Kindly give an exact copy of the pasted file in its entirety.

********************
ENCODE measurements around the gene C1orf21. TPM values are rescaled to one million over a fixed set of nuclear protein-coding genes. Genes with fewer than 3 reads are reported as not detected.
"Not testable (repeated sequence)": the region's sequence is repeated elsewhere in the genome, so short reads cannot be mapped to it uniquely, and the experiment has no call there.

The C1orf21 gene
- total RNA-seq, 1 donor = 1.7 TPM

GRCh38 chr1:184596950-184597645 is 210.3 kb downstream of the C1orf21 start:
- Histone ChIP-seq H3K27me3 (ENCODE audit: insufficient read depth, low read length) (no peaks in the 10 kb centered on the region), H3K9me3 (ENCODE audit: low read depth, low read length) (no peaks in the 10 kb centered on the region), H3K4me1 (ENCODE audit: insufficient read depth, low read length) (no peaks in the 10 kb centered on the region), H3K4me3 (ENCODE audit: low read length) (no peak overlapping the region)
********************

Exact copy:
ENCODE measurements around the gene C1orf21. TPM values are rescaled to one million over a fixed set of nuclear protein-coding genes. Genes with fewer than 3 reads are reported as not detected.
"Not testable (repeated sequence)": the region's sequence is repeated elsewhere in the genome, so short reads cannot be mapped to it uniquely, and the experiment has no call there.

The C1orf21 gene
- total RNA-seq, 1 donor = 1.7 TPM

GRCh38 chr1:184596950-184597645 is 210.3 kb downstream of the C1orf21 start:
- Histone ChIP-seq H3K27me3 (ENCODE audit: insufficient read depth, low read length) (no peaks in the 10 kb centered on the region), H3K9me3 (ENCODE audit: low read depth, low read length) (no peaks in the 10 kb centered on the region), H3K4me1 (ENCODE audit: insufficient read depth, low read length) (no peaks in the 10 kb centered on the region), H3K4me3 (ENCODE audit: low read length) (no peak overlapping the region)